Pancreatic Cancer: Can It Be Prevented?
3 min. read
Pancreatic cancer isn’t common, making up just 3 percent of all cancer cases in the U.S. At first glance, the numbers seem reassuring, but in reality, pancreatic cancer is rarely caught early, and its 5-year survival rate is just 10 percent. It is the third leading cause of cancer deaths in the U.S., behind the much more commonly diagnosed lung and colon cancer.
While the numbers are grim, the experts at Miami Cancer Institute, a part of Baptist Health, say if you better understand your risk for pancreatic cancer, you can modify the risk factors that can be changed. On World Pancreatic Cancer Day, Thursday, Nov. 18, the Institute held a free informational program to build awareness.
Is It In Our DNA?
“Every cell in our body has a rule book of sorts and that is our DNA,” explained Domenech Asbun, M.D., a hepatobiliary and pancreatic surgeon at the Institute. “When there are changes in that rule book, cells can mutate and grow in an uncontrollable fashion. Most people want to know if these changes are a matter of nature or nurture.”
Physician scientists have determined that in most cases, it’s a combination of the two. “We can be born with changes in our DNA that will predispose us to develop cancer at some point in our lives but there are also environmental factors,” Dr. Asbun said.
The first step in understanding your risk is knowing your family history ― and not just for pancreatic cancer, but for other cancers as well. About 10 percent of pancreatic cancers are associated with some familial or inherited factor. For example, those with the BRCA1 and BRCA2 gene mutation (most often linked to breast and ovarian cancer), have a 3 to 10-fold increase of getting pancreatic cancer, he said.
In addition, those with a PALB2 mutation, or conditions such as FAMMM (familial atypical multiple mole melanoma), Lynch Syndrome, Peutz-Jeghers Syndrome or hereditary pancreatitis are at increased risk. Having a first-degree relative with pancreatic cancer also raises your odds slightly. Even if your DNA predisposes you to cancer, you may never get the disease, but if you suspect your genetics is putting you at risk, Dr. Asbun suggests talking to your doctor.
Decreasing Your Risk
“I wish there was a silver bullet for prevention,” Dr. Asbun said. “But the best thing you can do is modify those risk factors that can be changed.”
You can lower your risk for many types of cancer, including pancreatic cancer, by making some lifestyle changes. Among them:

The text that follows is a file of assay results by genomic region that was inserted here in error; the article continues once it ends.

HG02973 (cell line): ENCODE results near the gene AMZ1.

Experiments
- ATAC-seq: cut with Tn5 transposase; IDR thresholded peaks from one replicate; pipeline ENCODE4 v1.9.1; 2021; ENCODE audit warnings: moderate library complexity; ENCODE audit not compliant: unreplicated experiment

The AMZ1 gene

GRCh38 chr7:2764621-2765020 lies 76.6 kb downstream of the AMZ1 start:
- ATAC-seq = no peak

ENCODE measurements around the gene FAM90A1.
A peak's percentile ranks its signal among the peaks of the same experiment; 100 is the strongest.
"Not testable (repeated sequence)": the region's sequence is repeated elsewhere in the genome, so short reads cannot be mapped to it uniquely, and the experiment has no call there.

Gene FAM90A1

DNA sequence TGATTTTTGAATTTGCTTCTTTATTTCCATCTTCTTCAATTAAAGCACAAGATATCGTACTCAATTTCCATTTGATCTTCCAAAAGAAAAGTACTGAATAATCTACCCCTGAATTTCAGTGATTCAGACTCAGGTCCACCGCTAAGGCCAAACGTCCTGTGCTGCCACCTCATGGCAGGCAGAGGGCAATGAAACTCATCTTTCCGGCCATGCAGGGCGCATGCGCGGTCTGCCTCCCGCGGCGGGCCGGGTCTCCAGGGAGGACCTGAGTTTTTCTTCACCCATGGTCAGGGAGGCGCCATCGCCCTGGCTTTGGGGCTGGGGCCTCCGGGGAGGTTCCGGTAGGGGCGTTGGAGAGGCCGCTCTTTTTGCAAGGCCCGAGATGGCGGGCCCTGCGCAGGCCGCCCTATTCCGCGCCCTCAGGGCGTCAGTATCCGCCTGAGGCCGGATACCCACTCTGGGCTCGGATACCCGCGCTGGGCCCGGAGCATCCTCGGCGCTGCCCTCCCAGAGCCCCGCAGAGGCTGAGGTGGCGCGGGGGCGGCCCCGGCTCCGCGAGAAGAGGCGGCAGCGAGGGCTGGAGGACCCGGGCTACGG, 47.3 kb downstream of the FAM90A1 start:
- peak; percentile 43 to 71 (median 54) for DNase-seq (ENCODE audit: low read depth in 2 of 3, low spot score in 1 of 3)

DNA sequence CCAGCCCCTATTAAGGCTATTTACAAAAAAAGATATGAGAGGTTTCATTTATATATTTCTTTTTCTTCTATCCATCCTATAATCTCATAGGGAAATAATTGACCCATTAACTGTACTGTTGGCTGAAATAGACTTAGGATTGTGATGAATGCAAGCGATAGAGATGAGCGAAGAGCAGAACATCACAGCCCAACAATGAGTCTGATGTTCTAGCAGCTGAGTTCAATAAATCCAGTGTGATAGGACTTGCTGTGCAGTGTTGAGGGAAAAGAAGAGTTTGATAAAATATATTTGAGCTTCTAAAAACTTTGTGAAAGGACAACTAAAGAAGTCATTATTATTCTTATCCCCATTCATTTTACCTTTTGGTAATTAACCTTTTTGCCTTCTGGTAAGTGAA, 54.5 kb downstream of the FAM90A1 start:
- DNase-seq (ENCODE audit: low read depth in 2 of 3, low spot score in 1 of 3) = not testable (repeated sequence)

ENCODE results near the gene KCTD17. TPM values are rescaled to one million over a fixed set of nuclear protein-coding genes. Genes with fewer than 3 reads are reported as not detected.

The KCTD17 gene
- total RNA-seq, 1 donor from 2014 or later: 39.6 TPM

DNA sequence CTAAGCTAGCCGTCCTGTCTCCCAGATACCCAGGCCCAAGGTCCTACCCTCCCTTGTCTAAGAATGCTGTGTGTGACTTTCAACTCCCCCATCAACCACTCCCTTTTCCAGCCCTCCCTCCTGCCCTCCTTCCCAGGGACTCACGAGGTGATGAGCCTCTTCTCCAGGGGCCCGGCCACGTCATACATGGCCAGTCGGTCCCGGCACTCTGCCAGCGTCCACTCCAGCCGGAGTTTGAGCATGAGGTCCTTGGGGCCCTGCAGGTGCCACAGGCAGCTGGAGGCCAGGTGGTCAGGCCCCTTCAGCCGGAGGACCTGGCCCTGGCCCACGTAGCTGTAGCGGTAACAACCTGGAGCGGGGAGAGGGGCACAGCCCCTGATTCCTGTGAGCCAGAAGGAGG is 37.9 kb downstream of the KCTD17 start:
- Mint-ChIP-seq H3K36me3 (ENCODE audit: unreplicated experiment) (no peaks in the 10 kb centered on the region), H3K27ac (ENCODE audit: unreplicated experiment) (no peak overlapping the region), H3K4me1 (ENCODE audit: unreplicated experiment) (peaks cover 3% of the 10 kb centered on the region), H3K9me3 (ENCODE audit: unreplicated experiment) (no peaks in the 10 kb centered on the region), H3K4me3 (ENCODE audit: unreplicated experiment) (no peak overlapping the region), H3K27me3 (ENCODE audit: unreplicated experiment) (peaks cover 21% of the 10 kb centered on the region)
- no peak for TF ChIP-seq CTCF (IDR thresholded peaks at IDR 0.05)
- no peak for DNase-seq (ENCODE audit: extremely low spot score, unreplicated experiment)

· If you smoke or use tobacco products, stop. Smokers also have a poorer response to cancer treatment.
· Lose weight if you are overweight. A BMI above 30 increases your risk for pancreatic cancer by 20 percent.
· Keep type 2 diabetes at bay. “Some of these risk factors go hand in hand, and being overweight is closely associated with diabetes,” Dr. Asbun said.
Other possible contributing factors are a diet high in red meat, saturated fats and sugary drinks; low vitamin D; not enough exercise; alcohol consumption (which is associated with chronic pancreatitis, which can lead to cancer); and infections such as H. Pylori and hepatitis B.
Risk Factors Beyond Your Control
Unfortunately, there are some things you can’t change. Your age is one (the average age at diagnosis is 70, although once above age 45 the risks do go up). More men tend to get pancreatic cancer. There is also a higher incidence among African-Americans and those of Ashkenazi Jewish descent. However, there may be other factors contributing to these associations, and the reasons for increased risk are not always clear.
Screening for pancreatic cancer is not typically recommended, Dr. Asbun said, and symptoms such as weight loss and jaundice often don’t appear until the disease is advanced. If suspected, endoscopic ultrasound or an MRI may be performed. Sometimes, pancreatic cancer is detected when a patient has an MRI or CT scan for another problem. Results of a CA 19-9 blood test may suggest cancer, but not everyone who has pancreatic cancer has a high CA 19-9 level.
There are new options for treating pancreatic cancer and Miami Cancer Institute is leading clinical trials in different types of chemotherapy and high-dose radiation, and offers minimally invasive procedures. They are extending life and improving quality of life among those with pancreas cancer. “We have many more tools at our disposal now and we know how to use them better,” Dr. Asbun said. “We are very much at the forefront of cancer care.”
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